Bukit Gombak Park and other upcoming parks: Have we missed the forests for the trees?

Bukit Gombak Park, which opened on 5 September 2021, used to be a mix of grass and scrubland that remained after the original tropical rainforest was cleared for agriculture two centuries ago.

While it is good to have about 1,500 new trees to improve the ecological connectivity of the region, the eastern part of Tengah forest near the park may soon be cleared as per HDB’s development plan.

The designated wildlife corridor in Tengah is considered too narrow as it does not have sufficient buffer spaces for the safe, quiet and undisturbed habitation of many wildlife. (Source of map: National Parks Board)

If so, it will restrict the effectiveness of Tengah forest corridor to facilitate movement of wildlife, especially amphibians, reptiles and mammals, since NParks seem to focus on birds and butterflies when designating parks and nature ways.

Having only 10% of the original Tengah forest left may result in a loss of half of the species, according to an ecological rule of thumb, as mentioned by Nature Society’s report.

Another section of the western portion of Tengah forest has been cleared, as of September 2021.

This ecological issue begs the question: Have we missed the forests for the trees?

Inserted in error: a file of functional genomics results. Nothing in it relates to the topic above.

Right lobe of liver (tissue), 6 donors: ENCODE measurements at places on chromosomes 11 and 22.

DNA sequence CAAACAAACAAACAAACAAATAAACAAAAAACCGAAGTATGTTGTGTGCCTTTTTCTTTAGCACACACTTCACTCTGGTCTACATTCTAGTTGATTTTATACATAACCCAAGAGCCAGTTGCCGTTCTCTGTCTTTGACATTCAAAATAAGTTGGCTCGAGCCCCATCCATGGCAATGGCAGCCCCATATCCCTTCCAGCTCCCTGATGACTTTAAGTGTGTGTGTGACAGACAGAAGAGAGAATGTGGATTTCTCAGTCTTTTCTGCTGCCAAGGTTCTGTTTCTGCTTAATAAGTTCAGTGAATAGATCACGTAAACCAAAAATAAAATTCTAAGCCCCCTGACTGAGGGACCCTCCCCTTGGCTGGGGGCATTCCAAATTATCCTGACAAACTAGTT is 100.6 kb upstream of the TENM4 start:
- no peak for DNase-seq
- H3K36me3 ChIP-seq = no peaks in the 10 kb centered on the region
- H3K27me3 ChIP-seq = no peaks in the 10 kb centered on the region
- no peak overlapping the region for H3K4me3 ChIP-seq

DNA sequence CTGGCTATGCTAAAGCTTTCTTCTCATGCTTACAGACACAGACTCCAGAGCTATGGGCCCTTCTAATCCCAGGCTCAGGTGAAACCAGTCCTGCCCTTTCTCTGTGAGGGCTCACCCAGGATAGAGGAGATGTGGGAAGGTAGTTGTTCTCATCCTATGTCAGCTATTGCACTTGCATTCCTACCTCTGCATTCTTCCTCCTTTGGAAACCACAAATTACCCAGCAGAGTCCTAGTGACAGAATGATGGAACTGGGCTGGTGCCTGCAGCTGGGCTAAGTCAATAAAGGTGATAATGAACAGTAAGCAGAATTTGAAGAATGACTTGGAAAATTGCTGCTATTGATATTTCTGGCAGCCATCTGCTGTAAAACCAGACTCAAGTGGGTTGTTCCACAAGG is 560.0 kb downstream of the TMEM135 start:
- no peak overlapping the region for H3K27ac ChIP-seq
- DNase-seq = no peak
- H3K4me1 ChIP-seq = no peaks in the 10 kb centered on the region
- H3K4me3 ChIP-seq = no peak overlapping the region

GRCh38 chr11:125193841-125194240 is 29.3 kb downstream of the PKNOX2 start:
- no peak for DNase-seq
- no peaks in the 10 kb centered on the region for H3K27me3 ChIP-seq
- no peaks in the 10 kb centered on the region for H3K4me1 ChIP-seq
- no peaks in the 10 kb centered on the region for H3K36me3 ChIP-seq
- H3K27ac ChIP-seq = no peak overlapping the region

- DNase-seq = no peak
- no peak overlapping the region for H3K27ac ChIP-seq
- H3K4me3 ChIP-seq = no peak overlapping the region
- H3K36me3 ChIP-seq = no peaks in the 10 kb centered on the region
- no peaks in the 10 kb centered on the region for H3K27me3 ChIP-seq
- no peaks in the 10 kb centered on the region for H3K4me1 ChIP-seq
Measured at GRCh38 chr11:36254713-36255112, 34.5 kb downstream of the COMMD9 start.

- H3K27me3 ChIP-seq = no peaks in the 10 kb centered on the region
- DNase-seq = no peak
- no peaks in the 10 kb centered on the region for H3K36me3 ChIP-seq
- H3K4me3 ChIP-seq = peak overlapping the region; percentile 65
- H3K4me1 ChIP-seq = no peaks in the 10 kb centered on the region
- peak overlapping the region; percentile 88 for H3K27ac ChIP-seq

Trees are amazing, no doubt.

They provide ecosystem services, such as purifying the air, providing shade, cooling the urban heat island effect, stabilising the soil, absorbing rainwater and preventing floods, capturing and storing carbon, and so on.

But in the context of tropical rainforests that once graced almost the whole of Singapore 200 years ago, the trees are never meant to exist in isolation or fragmented clusters.

The trees of the forests are meant to live together in close communities, supporting one another as well as providing food and shelter to a huge diversity of fauna species, which range from microorganisms to apex predators.

The bigger and denser a forest, the greater the biodiversity it can support and the more effective it is in providing ecosystem services that can also benefit human residents living nearby.

However, with barely 20% of our land occupied by unmanaged secondary forests that are left standing today (other than the nature reserves occupying less than 5% of Singapore’s land area), we have lost much of the original biodiversity and ecosystem services.

For every new park that opens with fanfare about how many new trees are planted near a residential area, a bigger proportion of the remaining forests elsewhere in Singapore is being sacrificed to build more roads and buildings.

Any potential benefits that are projected to be provided by the new trees in ten years’ time would be outweighed by the immediate costs of losing the mature trees in the forests that are being cut down for development.

These costs may include economic, health and environmental costs, resulting from increasing incidences of roadkills, human-wildlife conflicts, dengue and zoonotic outbreaks, urban heat island effect and flash floods in low-lying areas, as well as declining numbers of forest-dependent species.

P.S. Click here to support the preservation of at least 30-50% of Tengah forest to protect biodiversity and tackle climate emergency.